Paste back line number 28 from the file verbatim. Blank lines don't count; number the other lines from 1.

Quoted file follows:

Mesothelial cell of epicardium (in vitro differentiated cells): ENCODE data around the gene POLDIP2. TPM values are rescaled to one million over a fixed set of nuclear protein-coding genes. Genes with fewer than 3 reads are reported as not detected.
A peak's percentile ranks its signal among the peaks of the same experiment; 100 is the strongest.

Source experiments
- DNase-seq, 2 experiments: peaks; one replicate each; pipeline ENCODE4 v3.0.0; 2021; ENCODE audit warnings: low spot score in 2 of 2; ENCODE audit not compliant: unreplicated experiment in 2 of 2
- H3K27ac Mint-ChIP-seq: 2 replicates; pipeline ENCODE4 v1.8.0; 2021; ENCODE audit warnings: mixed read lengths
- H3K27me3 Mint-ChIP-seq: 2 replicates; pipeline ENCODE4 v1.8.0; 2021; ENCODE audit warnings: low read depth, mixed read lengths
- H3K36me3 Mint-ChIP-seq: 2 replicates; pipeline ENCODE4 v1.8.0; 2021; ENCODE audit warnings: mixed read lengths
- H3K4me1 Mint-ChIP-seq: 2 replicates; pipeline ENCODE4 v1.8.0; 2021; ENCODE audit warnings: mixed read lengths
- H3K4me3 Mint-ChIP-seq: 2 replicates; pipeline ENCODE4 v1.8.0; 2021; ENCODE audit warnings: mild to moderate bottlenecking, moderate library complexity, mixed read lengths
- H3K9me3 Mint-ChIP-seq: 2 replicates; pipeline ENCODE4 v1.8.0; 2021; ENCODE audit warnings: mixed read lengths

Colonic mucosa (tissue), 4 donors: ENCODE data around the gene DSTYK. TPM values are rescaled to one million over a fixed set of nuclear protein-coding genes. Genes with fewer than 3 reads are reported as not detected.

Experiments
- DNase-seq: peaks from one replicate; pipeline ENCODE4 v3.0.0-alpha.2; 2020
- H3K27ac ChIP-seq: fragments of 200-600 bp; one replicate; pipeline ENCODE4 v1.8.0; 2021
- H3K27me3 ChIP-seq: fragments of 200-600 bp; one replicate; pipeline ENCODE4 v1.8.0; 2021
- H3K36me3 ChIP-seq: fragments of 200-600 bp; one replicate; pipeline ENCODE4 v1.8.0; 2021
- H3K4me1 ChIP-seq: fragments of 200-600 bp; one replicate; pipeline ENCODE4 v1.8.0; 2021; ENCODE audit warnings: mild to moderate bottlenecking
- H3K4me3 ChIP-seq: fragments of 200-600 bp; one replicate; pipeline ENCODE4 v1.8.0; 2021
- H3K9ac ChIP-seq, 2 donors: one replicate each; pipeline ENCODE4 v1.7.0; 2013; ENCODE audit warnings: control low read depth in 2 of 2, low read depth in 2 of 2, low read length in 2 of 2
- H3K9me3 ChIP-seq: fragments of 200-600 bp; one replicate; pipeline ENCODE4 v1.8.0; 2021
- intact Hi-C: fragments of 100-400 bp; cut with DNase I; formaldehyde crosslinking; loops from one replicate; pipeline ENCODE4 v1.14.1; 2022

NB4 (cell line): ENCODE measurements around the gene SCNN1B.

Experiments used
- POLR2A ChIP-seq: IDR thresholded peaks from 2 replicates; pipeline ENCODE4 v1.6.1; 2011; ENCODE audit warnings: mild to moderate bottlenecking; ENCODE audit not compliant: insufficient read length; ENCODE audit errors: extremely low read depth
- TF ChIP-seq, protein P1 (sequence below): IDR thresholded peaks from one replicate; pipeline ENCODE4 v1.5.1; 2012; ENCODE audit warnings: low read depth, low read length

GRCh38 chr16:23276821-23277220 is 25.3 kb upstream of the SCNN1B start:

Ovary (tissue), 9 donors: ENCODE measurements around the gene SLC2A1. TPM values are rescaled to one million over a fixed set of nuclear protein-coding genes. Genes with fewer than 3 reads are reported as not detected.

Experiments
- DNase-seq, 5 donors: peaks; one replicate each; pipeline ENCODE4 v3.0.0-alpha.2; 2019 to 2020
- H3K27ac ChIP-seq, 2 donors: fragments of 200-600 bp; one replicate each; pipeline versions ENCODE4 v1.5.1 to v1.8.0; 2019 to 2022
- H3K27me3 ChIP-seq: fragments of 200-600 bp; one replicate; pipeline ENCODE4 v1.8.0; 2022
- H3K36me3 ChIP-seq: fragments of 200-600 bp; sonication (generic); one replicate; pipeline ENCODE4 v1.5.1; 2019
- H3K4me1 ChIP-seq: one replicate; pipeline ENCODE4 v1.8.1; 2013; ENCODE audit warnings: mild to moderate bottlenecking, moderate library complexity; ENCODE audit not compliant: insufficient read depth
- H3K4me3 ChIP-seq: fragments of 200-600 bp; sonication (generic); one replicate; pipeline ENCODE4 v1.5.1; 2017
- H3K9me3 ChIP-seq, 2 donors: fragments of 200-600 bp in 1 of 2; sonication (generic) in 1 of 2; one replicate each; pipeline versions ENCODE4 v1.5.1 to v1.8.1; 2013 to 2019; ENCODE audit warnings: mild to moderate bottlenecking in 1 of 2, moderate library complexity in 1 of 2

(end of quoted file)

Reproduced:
Experiments